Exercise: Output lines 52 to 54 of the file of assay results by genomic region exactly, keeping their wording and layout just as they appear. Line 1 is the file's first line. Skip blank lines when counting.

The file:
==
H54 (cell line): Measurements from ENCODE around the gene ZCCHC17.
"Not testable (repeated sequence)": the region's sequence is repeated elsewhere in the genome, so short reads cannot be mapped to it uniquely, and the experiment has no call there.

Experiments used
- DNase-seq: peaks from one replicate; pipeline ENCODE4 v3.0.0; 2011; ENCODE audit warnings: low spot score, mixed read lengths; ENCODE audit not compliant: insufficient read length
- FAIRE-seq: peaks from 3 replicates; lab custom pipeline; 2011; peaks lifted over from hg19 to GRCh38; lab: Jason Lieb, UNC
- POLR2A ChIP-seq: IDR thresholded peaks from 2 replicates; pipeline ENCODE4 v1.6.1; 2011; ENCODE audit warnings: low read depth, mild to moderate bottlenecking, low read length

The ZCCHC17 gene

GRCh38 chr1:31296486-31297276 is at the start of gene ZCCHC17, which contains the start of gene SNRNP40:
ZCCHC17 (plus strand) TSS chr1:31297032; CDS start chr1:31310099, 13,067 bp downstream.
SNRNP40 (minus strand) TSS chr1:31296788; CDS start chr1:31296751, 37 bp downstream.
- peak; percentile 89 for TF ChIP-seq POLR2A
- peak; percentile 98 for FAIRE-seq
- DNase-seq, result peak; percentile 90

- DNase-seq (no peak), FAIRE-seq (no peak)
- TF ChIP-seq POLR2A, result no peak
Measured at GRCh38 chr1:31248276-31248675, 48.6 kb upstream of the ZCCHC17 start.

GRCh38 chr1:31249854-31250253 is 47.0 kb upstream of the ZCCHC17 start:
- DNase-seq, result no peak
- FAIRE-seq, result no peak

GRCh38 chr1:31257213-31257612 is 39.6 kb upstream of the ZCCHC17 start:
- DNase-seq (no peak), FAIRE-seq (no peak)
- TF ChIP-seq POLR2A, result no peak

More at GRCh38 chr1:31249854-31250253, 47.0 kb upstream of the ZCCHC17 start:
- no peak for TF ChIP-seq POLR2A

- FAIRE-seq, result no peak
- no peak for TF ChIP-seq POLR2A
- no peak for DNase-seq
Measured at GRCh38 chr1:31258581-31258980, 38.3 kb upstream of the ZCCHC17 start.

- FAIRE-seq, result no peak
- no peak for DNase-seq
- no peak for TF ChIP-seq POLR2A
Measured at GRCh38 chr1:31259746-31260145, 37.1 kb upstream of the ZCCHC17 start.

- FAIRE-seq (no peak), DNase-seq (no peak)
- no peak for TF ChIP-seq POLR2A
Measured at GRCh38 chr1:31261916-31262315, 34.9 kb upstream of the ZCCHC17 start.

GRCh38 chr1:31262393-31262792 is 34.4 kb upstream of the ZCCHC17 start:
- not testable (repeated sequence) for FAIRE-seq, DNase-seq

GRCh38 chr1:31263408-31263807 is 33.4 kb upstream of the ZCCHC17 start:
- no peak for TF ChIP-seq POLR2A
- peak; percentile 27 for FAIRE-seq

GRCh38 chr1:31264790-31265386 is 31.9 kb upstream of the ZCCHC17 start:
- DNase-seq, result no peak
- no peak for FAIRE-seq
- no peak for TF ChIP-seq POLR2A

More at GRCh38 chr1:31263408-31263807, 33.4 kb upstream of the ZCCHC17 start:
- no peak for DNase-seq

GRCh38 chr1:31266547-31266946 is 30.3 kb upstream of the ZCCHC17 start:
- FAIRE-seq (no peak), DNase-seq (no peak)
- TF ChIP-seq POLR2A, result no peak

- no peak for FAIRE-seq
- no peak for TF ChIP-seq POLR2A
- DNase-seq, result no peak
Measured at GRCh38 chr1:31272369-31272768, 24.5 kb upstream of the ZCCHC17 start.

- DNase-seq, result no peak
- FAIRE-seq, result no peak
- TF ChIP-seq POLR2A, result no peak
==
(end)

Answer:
- DNase-seq, result no peak
Measured at GRCh38 chr1:31272369-31272768, 24.5 kb upstream of the ZCCHC17 start.

- DNase-seq, result no peak